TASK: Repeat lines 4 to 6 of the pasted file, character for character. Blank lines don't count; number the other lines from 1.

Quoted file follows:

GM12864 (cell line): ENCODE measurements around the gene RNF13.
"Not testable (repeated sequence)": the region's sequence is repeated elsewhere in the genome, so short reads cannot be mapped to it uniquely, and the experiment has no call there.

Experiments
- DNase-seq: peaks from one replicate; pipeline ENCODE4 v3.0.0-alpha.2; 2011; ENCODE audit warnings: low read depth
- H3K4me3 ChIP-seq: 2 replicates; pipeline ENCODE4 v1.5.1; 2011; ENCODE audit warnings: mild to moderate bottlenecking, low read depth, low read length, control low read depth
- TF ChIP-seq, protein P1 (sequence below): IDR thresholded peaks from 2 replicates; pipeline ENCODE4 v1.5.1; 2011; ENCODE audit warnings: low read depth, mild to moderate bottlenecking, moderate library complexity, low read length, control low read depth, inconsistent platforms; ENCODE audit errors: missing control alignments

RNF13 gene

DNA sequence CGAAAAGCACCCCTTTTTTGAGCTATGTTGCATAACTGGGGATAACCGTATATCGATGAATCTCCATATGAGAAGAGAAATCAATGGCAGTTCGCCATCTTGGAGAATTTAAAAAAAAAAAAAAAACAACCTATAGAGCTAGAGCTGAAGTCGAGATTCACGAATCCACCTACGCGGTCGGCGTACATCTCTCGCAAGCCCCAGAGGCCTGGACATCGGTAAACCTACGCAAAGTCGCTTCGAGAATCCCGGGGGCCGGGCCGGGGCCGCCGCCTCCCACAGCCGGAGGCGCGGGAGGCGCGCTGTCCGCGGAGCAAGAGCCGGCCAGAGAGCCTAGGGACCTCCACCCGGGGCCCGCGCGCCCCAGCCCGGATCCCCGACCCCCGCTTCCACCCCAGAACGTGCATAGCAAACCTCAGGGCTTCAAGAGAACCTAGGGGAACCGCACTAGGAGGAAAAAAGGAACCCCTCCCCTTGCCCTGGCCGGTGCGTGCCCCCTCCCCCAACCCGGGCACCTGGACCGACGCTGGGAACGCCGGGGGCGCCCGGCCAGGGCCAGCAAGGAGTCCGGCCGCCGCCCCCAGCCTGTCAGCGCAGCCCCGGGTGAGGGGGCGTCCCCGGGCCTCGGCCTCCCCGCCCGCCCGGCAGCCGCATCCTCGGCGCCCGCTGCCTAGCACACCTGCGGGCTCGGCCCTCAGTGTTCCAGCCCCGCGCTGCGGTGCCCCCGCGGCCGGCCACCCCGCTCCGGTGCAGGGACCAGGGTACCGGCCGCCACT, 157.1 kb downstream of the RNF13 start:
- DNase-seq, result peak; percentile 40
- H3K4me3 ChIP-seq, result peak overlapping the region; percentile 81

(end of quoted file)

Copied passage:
- DNase-seq: peaks from one replicate; pipeline ENCODE4 v3.0.0-alpha.2; 2011; ENCODE audit warnings: low read depth
- H3K4me3 ChIP-seq: 2 replicates; pipeline ENCODE4 v1.5.1; 2011; ENCODE audit warnings: mild to moderate bottlenecking, low read depth, low read length, control low read depth
- TF ChIP-seq, protein P1 (sequence below): IDR thresholded peaks from 2 replicates; pipeline ENCODE4 v1.5.1; 2011; ENCODE audit warnings: low read depth, mild to moderate bottlenecking, moderate library complexity, low read length, control low read depth, inconsistent platforms; ENCODE audit errors: missing control alignments